Friday, December 23, 2011

December 22, 2001

 If you follow me on Facebook, you would have seen my comment there. Many of you replied. Thanks for that. You're an encouraging group. Yesterday was a big day for the Stel family.

Here's what I said:

How do you even write a status line about the anniversary of the saddest day of your life? I don't know, but my family and I appreciate your prayers today.

On December 22, 2001, my mom and dad and two sisters were driving home from Calgary. They had picked up my older sister from the airport to spend Christmas with us in Rocky. The drive from Calgary to Rocky is about two and a half hours.

About 10 miles from our house, a guy was leaving a Christmas party. He was 'under the influence' and didn't stop as he approached the highway. He t-boned our family's car from the driver's side. Emergency vehicles raced to the site and my mom was the first person taken to the hospital.

Her aorta has burst from the impact. She died at the hospital.

Where was I? I had just gotten home from my first semester at Dordt College about 24 hours earlier. Not liking to spend time on winter roads, I opted to stay home and visit friends while my sister was picked up from the airport.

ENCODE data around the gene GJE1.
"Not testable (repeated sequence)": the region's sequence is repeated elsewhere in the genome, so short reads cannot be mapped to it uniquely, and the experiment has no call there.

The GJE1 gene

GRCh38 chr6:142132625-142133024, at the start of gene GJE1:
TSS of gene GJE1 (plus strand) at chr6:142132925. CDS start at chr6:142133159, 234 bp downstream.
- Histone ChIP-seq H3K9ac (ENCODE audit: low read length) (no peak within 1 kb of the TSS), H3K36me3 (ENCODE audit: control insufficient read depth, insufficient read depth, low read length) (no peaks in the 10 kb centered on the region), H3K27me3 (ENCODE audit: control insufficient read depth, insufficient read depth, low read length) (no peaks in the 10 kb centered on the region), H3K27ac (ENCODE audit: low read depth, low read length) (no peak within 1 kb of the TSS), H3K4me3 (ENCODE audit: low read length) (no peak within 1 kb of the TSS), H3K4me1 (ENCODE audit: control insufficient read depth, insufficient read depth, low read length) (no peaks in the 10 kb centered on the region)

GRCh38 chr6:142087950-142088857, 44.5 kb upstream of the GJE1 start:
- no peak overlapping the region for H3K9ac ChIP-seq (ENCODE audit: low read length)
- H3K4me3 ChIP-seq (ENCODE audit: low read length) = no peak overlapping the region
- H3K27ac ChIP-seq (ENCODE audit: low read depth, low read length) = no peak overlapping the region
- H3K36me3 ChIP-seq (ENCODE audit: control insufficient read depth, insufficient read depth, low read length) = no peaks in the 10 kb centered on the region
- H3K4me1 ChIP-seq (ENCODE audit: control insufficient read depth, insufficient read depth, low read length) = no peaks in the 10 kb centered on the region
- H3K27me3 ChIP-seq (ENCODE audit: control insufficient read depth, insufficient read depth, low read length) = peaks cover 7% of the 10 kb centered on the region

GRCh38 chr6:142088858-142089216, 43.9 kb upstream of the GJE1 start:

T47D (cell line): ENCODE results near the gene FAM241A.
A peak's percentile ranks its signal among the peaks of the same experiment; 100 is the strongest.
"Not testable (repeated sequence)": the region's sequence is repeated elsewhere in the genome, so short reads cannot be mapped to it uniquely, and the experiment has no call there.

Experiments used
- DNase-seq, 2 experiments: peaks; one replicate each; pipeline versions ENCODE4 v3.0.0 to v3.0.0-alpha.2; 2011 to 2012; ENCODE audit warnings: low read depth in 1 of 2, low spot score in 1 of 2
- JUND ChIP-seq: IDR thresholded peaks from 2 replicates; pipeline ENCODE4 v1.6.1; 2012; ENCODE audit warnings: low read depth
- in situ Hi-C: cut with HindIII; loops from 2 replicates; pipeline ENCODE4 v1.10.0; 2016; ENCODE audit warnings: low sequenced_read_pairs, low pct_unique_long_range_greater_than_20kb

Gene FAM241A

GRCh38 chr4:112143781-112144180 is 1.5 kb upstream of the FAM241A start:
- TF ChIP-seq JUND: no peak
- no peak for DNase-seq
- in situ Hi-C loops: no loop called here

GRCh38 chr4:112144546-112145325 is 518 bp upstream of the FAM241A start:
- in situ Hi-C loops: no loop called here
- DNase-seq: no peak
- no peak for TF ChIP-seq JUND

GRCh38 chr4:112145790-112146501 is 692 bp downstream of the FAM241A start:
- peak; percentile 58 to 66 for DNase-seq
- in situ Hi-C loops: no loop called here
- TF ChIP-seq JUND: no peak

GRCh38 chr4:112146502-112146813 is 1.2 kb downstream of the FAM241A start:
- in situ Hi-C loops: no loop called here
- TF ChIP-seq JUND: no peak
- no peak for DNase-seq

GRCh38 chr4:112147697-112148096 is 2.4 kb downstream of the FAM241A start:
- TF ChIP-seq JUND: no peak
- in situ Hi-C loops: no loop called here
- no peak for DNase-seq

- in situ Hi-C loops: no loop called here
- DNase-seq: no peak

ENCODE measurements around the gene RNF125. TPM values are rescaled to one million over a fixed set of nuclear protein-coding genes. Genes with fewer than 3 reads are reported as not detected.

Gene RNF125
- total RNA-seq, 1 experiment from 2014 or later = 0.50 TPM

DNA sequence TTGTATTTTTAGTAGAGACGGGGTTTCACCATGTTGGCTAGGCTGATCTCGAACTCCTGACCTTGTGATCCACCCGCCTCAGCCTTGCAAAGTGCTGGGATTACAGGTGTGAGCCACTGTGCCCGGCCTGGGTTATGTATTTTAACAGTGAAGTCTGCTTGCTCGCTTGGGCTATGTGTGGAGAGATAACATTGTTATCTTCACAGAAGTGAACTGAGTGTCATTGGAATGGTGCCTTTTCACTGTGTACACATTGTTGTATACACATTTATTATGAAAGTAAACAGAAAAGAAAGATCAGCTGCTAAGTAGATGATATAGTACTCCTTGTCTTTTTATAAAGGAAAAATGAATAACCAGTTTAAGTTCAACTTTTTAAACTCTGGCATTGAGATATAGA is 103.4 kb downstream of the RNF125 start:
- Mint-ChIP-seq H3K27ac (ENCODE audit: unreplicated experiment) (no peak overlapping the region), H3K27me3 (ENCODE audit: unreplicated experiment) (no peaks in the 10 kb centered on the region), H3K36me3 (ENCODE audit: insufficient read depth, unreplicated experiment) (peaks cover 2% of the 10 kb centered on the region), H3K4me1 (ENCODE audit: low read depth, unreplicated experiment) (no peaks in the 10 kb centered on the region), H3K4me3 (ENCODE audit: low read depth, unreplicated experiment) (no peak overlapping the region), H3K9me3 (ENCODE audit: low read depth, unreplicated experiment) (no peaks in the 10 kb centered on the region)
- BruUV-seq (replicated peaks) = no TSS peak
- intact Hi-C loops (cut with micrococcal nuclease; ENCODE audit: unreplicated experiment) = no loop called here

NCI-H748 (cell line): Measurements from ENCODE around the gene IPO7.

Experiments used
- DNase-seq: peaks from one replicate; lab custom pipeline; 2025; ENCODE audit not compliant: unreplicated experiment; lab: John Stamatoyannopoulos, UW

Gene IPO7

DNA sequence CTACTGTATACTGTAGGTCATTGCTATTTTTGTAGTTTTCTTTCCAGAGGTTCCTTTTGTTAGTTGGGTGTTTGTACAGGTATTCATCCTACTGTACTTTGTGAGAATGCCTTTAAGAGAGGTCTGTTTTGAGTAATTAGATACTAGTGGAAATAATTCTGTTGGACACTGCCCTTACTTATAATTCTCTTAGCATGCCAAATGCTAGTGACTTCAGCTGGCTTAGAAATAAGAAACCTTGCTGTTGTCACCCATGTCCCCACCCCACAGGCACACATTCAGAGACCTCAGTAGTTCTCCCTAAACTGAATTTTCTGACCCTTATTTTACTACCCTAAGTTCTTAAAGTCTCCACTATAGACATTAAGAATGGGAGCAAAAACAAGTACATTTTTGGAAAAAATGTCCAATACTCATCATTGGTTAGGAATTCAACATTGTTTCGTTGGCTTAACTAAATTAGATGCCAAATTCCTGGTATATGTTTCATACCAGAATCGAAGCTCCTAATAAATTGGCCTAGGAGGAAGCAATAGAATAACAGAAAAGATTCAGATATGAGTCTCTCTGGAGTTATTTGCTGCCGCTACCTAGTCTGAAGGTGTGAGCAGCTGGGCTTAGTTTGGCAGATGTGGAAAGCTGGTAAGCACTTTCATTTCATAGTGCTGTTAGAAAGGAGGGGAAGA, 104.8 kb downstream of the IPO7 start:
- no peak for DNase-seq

My parents called from Red Deer, a city about 50 minutes from our home. They were running a bit late and would I please start supper? We had plans that night to go caroling with our church and then everyone would come to our house for snacks and hot chocolate.

The hour passed and they weren't home. I didn't worry yet as my family can get distracted and run late sometimes.

But then another 15 minutes passed, and another. I found myself sitting at the kitchen table, watching out the window for our car to drive up. Nothing.

Then I heard my first siren. And another. Over the next several minutes I saw one firetruck, two ambulances and three police cars race out of town, lights on, sirens blaring, in the direction of where my family should be coming from.

I got my Bible out and tried to read some Psalms.